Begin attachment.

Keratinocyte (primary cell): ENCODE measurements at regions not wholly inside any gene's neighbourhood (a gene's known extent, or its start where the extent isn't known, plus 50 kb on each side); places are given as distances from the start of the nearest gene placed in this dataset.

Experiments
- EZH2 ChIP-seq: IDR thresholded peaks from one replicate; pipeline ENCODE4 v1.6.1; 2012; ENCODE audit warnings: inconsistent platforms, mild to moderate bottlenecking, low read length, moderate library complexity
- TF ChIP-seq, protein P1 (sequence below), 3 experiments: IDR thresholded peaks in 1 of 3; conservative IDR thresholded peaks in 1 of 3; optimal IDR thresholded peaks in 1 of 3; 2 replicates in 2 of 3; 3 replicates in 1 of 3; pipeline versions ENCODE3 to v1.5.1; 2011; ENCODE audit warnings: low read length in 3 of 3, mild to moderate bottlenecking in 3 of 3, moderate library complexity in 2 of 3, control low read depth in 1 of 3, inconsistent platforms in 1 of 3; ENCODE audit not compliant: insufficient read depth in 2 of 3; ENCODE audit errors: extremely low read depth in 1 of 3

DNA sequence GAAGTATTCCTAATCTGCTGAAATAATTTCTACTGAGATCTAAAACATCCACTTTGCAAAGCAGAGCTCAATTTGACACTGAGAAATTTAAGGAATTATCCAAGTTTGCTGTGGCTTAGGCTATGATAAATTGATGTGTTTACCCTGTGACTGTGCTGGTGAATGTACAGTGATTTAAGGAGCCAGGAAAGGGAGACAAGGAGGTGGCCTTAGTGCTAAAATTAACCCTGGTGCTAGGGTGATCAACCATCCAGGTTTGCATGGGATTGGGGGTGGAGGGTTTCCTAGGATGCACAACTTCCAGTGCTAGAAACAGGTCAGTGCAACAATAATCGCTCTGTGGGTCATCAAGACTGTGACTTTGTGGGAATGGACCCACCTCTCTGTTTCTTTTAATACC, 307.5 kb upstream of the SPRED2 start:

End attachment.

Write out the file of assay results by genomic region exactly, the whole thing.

Keratinocyte (primary cell): ENCODE measurements at regions not wholly inside any gene's neighbourhood (a gene's known extent, or its start where the extent isn't known, plus 50 kb on each side); places are given as distances from the start of the nearest gene placed in this dataset.

Experiments
- EZH2 ChIP-seq: IDR thresholded peaks from one replicate; pipeline ENCODE4 v1.6.1; 2012; ENCODE audit warnings: inconsistent platforms, mild to moderate bottlenecking, low read length, moderate library complexity
- TF ChIP-seq, protein P1 (sequence below), 3 experiments: IDR thresholded peaks in 1 of 3; conservative IDR thresholded peaks in 1 of 3; optimal IDR thresholded peaks in 1 of 3; 2 replicates in 2 of 3; 3 replicates in 1 of 3; pipeline versions ENCODE3 to v1.5.1; 2011; ENCODE audit warnings: low read length in 3 of 3, mild to moderate bottlenecking in 3 of 3, moderate library complexity in 2 of 3, control low read depth in 1 of 3, inconsistent platforms in 1 of 3; ENCODE audit not compliant: insufficient read depth in 2 of 3; ENCODE audit errors: extremely low read depth in 1 of 3

DNA sequence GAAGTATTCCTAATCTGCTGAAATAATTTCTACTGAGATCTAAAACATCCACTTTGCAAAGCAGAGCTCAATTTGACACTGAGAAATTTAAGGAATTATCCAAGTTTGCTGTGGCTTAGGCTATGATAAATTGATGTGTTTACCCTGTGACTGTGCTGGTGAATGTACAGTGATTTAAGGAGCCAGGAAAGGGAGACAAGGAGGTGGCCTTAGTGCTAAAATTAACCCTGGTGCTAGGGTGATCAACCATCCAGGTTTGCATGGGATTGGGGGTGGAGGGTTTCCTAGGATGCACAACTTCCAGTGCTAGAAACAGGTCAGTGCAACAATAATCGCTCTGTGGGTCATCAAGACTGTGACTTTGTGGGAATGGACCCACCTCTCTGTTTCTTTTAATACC, 307.5 kb upstream of the SPRED2 start: